The Congress adopted the programme at the Nagpur session in December 1920 over his solitary objection. “You are making a declaration which you have not the means to carry out.” It was not politically sound or wise or practically capable of being put into execution.
“Our President, who is sitting here, said at the moment the destiny of the country is in the hands of two men and among those two he mentioned Mahatma Gandhi. Therefore, standing on this platform, knowing as I do know that he commands the majority in this Assembly, I appeal to him to pause, to cry halt before it is too late.”
He resigned from the Congress, but not in bitterness, for he said on February 19, 1921, in Bombay, that it was not that he had not “the greatest respect and reverence for Mr Gandhi and the men who were working with him” because he knew “of what noble stuff they were made”. He worked with them and was firmly convinced of “their noble and sacrificing spirit”.
He was proud of them. The transcript reads, “He would tell them again — he might be right or he might be wrong — that the programme of Mahatma Gandhi was taking them to a wrong channel. In his opinion, what they wanted was a real political movement based on real political principles and based on the fire which burnt in the heart of every man for his motherland.” He emphatically said that this was not really a political movement.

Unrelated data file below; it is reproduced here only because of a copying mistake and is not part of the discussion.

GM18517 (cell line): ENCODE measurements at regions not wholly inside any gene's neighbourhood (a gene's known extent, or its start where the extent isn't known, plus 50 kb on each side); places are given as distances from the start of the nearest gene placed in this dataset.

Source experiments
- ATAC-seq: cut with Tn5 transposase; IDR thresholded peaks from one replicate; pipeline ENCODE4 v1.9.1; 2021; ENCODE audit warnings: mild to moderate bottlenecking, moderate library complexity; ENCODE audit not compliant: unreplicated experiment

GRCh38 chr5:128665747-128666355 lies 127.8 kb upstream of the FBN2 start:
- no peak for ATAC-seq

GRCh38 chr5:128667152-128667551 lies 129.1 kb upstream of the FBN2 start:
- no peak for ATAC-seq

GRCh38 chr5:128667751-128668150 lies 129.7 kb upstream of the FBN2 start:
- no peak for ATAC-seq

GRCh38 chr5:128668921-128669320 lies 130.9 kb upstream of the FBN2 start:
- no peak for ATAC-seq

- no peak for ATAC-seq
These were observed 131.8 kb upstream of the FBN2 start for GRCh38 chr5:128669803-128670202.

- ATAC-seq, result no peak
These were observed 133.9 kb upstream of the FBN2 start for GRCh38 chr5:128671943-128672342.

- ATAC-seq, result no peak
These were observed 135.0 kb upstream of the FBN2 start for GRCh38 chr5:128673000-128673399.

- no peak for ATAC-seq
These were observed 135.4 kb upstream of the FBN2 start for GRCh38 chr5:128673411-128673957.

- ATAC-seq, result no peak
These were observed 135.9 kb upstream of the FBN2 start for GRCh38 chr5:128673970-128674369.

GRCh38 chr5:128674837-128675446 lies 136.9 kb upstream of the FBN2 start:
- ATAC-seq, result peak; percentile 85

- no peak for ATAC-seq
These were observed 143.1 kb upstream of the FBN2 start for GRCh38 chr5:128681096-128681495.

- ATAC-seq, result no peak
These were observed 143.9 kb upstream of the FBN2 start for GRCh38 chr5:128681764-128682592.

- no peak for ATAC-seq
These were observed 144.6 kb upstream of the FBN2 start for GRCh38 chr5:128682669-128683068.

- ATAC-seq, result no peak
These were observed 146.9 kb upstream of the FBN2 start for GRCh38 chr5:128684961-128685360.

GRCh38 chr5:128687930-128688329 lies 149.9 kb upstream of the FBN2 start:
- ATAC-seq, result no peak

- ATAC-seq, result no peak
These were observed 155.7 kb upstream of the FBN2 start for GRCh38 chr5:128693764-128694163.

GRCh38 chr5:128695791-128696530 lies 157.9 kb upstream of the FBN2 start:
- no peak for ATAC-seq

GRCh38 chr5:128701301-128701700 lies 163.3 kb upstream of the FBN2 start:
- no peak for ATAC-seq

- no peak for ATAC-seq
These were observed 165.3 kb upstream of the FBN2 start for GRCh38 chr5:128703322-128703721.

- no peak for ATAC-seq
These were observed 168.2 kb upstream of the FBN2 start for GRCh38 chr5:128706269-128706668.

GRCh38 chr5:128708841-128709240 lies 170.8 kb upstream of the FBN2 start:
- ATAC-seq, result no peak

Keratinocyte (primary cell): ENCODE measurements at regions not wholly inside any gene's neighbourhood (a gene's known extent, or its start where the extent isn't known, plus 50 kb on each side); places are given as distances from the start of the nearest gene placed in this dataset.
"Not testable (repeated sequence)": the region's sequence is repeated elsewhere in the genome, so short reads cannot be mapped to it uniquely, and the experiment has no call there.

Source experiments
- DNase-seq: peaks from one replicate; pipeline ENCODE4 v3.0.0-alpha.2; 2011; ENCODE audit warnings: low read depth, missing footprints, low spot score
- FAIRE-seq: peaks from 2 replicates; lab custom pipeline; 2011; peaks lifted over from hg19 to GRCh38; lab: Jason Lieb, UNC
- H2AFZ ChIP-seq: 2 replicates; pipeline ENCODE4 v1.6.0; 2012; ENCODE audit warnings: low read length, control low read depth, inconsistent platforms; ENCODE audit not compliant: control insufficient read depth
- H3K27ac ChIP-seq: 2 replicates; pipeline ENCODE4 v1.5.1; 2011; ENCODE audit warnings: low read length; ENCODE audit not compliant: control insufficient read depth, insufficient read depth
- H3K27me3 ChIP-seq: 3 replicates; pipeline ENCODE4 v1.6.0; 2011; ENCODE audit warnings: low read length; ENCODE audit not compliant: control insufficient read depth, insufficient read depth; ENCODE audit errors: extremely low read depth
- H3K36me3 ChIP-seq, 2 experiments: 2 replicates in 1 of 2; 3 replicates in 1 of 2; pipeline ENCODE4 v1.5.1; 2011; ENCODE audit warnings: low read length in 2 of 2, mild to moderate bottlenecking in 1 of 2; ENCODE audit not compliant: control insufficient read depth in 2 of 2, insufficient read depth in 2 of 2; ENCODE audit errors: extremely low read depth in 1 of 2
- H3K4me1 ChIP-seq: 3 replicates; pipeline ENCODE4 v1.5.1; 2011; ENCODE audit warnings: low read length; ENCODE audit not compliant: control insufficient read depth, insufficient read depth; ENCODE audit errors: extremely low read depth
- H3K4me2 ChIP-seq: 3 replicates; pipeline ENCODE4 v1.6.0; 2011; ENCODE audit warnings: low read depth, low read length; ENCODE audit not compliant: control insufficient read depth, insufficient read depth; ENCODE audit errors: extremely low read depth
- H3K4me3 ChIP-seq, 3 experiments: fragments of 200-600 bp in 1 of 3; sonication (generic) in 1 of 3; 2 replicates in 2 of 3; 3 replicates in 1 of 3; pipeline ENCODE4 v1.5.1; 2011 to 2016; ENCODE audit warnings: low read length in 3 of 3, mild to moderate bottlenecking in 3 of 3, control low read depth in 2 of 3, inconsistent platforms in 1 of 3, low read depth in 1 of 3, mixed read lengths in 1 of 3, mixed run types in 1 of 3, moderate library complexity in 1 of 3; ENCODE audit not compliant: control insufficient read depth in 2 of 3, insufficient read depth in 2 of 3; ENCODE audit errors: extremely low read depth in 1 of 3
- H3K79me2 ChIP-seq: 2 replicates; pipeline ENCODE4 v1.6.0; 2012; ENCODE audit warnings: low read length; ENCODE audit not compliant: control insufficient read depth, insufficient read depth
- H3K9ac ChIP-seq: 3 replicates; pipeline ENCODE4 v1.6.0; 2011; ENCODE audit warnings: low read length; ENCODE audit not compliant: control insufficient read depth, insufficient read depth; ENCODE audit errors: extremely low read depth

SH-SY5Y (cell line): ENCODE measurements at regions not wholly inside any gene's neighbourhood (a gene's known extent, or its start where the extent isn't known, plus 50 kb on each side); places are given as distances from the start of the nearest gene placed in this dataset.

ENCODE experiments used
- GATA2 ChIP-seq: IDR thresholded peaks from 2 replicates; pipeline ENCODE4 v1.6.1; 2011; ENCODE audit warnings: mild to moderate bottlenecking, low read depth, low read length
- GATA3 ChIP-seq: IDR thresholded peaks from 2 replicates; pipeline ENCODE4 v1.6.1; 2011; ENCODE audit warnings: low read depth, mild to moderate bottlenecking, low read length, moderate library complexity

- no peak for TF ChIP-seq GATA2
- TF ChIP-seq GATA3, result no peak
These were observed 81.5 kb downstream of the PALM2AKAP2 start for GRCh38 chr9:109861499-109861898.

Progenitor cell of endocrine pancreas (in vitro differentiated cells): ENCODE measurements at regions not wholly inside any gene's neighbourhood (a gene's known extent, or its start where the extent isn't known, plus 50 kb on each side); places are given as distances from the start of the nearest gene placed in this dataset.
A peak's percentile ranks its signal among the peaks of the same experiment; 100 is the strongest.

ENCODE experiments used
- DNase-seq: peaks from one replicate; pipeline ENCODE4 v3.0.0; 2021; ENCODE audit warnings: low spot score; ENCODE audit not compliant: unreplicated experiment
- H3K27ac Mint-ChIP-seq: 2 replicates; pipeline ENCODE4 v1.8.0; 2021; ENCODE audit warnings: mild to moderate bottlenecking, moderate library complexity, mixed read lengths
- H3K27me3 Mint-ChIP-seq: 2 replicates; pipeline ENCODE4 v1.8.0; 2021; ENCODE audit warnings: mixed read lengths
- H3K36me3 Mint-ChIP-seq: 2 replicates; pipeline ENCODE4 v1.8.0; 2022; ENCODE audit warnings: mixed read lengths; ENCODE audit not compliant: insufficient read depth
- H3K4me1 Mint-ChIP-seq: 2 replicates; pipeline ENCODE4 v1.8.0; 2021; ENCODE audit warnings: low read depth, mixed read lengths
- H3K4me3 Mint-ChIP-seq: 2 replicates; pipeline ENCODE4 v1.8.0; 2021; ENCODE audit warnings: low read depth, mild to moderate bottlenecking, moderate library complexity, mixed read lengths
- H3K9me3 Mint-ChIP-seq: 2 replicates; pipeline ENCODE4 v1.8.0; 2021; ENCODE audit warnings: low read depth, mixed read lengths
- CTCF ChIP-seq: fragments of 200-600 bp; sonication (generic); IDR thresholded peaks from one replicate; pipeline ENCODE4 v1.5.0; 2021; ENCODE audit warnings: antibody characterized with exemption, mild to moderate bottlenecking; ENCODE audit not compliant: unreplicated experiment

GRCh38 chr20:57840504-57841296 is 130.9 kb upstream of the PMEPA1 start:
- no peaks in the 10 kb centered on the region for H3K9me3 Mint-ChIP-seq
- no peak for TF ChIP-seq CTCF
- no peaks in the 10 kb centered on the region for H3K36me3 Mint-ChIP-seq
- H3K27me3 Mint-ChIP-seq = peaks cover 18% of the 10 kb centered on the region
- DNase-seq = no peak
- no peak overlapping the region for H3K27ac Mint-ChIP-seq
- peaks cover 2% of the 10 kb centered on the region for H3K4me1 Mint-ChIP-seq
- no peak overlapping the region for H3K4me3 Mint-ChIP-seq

“The first essential thing for any country to resist the government was to mobilise the forces. If they were going to regulate everything in their country by the doctrine of non-violent non-cooperation, he was afraid they were forgetting human nature. They were forgetting that they were human beings and not saints. If they really wanted to serve their country at the present moment, they must let the political movement go on. The programme was based on the doctrine of soul-force and it was an essentially spiritual movement methods which did not take account of human nature and human feelings. Non-violent non-cooperation will be a miracle if accomplished.”